Through lyrical narrative, the poems in Mandatory Evacuation find radiance in everyday people and subjects by the simple act of noticing—of seeking that which matters most. Like returning home with new eyes after a devastating storm, these poems startle us to awareness, focusing on the passage of time, the beauty of small, fleeting moments, and the importance of paying attention.
An elegiac aura and, at times, a sense of menace hang over this compelling collection, adding a layer of poignancy — an ‘impossible sweetness’ — to the quiet beauty that the poems faithfully achieve. Peter Makuck delights in both the natural and human worlds while at the same time diligently ‘looking for what’s lost’ inevitably in the course of a full life. Mandatory Evacuation is mandatory reading for anyone hungry to encounter a thoughtful lyric lucidity that, thankfully, has not yet been lost in contemporary American poetry.
As one epigraph to his superb new collection, Makuck cites Cesare Pavese’s observation that ‘we remember moments, not days,’ and it feels impossible to imagine a contemporary poet who evokes, precisely, the moments that give life its texture as keenly as this one. The stunning art of Mandatory Evacuation lies in what at first blush seems its artlessness. So willfully does the poet eschew all look-ma-no-hands ‘poetic’ effect in those evocations that their moving revelations steal upon the reader, who looks up in astonishment, suddenly aware of having been schooled afresh in how to experience the fullness of our world.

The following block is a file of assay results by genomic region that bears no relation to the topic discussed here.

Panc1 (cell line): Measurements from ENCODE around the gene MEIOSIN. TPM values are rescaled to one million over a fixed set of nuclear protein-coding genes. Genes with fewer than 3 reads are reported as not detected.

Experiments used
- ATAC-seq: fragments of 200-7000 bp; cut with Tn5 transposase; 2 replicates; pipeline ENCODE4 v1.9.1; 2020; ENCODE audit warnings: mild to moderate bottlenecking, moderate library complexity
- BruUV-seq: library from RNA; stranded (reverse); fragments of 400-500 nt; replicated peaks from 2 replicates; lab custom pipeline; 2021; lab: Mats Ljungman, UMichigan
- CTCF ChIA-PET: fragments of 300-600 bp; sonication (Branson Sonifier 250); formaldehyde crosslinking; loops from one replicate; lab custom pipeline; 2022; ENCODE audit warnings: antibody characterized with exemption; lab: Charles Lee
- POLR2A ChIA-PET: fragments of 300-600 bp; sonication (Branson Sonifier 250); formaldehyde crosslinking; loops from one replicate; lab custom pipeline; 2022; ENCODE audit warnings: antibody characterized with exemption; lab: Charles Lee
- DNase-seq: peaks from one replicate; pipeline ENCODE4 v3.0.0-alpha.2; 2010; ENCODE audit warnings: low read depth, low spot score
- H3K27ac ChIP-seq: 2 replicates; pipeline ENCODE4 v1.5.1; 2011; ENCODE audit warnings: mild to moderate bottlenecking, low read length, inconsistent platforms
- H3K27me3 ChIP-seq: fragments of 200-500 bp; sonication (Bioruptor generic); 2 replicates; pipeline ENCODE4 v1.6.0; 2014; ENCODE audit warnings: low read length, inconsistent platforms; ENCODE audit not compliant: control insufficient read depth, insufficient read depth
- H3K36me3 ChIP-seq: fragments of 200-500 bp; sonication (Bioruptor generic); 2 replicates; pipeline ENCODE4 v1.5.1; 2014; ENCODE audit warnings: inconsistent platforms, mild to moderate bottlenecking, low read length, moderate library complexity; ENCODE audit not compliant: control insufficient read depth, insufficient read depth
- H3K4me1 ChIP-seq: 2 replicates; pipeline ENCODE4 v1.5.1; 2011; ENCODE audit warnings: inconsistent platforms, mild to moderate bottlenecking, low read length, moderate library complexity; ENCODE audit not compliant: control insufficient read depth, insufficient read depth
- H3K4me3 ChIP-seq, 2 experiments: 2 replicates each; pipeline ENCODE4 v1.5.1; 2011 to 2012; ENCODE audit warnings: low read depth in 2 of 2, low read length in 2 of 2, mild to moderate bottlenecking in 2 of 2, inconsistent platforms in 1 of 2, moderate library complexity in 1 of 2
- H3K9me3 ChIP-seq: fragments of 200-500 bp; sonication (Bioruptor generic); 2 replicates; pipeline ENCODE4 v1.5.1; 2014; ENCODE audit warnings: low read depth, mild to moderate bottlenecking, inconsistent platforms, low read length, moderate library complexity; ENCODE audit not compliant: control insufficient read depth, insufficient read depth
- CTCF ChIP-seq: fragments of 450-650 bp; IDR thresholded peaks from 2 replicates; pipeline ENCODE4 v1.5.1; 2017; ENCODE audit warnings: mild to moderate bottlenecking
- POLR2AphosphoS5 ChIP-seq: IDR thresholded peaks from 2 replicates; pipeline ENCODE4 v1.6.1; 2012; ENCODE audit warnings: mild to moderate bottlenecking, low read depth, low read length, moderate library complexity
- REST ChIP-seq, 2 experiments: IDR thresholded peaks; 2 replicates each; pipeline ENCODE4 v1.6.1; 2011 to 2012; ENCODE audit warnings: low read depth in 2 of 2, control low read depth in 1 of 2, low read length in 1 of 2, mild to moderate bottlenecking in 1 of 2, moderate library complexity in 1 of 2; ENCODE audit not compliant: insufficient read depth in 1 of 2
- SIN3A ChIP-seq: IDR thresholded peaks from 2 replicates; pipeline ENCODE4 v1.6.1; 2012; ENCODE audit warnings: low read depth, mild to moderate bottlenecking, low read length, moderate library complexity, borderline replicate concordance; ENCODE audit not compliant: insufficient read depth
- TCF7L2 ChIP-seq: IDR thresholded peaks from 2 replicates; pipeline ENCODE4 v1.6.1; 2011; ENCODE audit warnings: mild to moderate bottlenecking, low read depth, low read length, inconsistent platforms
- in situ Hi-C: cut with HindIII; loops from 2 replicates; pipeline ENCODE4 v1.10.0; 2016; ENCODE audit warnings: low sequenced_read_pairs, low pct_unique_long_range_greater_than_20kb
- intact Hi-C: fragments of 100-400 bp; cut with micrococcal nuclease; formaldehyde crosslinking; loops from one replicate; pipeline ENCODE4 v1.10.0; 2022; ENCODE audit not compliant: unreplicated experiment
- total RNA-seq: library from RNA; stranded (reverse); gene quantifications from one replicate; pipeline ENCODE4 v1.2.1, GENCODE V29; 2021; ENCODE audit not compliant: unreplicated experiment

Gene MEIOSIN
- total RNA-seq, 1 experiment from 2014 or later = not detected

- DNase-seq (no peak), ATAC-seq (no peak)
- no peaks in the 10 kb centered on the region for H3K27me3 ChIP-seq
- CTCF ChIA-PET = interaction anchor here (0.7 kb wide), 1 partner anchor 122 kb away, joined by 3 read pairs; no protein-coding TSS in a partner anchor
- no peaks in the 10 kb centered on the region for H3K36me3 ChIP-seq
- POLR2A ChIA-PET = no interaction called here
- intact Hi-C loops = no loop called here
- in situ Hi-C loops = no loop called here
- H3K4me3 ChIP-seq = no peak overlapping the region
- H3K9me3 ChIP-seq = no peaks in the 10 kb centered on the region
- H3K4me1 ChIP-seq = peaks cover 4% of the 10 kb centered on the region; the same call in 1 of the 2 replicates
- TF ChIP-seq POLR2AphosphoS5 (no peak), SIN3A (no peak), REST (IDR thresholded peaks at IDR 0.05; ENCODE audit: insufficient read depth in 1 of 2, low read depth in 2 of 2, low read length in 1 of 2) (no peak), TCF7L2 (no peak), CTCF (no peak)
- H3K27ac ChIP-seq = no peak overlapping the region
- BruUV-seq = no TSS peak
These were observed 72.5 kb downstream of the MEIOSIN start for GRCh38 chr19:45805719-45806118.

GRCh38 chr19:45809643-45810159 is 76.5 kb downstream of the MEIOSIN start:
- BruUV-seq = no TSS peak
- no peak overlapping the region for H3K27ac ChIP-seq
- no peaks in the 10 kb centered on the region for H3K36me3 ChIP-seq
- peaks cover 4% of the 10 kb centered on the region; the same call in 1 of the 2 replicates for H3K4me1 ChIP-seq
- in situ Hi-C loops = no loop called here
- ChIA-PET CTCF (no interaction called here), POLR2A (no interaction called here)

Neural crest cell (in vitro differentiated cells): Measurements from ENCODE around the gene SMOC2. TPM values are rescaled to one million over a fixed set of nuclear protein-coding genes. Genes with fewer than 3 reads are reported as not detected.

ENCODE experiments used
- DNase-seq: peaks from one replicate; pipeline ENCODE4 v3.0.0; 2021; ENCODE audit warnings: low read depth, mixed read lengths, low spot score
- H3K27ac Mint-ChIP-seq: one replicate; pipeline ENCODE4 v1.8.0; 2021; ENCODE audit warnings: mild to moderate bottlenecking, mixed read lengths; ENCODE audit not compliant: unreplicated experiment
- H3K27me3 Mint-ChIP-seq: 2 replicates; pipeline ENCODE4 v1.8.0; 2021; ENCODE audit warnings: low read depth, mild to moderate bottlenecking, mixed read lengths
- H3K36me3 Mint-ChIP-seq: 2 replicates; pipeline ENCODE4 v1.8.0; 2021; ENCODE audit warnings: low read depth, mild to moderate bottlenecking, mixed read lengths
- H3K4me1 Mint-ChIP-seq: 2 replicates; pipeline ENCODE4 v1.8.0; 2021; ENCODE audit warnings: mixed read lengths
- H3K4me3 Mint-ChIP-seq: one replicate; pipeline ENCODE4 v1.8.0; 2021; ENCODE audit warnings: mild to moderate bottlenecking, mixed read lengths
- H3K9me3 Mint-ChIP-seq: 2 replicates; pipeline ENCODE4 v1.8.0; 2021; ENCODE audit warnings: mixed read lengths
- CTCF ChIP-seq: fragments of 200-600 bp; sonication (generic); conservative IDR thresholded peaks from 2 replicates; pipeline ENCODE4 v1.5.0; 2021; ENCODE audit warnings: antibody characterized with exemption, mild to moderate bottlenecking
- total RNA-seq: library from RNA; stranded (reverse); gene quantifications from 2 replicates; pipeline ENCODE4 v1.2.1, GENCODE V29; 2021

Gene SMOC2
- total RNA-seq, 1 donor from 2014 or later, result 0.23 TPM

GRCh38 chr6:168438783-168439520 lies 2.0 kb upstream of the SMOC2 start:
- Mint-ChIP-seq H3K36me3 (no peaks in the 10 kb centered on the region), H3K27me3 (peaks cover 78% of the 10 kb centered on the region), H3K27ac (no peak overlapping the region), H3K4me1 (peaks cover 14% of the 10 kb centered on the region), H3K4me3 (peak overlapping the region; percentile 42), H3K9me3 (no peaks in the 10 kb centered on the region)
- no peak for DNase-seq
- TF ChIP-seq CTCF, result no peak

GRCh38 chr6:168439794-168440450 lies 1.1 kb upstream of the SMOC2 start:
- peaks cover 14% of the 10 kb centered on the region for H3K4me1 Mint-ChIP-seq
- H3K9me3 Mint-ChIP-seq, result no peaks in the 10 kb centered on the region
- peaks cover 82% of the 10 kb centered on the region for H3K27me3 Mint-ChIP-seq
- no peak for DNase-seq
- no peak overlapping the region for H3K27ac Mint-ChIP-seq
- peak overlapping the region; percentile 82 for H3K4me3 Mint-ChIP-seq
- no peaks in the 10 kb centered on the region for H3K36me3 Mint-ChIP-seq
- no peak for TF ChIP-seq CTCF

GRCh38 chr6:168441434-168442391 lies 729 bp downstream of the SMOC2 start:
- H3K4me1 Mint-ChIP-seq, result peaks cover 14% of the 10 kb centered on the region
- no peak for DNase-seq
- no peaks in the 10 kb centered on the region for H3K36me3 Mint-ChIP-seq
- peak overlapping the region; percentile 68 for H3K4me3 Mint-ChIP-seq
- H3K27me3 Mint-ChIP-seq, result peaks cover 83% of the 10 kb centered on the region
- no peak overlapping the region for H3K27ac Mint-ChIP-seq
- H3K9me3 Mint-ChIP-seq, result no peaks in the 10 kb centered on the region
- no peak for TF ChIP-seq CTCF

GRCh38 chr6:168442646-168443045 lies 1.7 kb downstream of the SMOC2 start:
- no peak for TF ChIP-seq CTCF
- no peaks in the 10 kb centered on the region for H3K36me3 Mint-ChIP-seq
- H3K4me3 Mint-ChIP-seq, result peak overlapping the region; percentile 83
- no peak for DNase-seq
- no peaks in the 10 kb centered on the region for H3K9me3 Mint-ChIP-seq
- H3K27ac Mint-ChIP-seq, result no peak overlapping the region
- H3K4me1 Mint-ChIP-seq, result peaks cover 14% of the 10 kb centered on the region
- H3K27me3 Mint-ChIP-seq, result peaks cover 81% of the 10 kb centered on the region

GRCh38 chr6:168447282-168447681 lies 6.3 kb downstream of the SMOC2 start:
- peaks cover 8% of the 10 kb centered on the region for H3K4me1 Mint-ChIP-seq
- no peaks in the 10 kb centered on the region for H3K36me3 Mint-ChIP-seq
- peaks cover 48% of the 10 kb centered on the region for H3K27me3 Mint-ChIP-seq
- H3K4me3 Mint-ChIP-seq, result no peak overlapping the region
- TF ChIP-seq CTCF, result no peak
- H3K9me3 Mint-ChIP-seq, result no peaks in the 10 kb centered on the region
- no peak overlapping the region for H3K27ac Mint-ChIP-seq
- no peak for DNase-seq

Peter Makuck takes us into meditative space that is both thought and landscape, where we are caught with him in the ‘tight grip of a scene’ visited by the ‘snares of everyday passions.’ In Mandatory Evacuation, perhaps his finest book, a deeply accomplished poet faces memory and mortality, earth, sea, and spirit with the quiet energy of a lyric voyager. Beginning with the wildflowers and enveloping art of France, a stray melody in a blood-red Spanish sunset, and backed by the red-tiled roofs of Greece where a priest relaxes into the ordinary, the poems move to America’s canyons and distances, and finally to ‘Barrier Island,’ the place where two immensities meet, a spiritual home. The journey ends with an admonition to forget intellectual fads and settle for the world, which is holy, and into the dream of the soul, which is poetry and prayer. We need these songs by a hunter — and haunter — of beauty, that old-fashioned joy, and mystery, that necessity.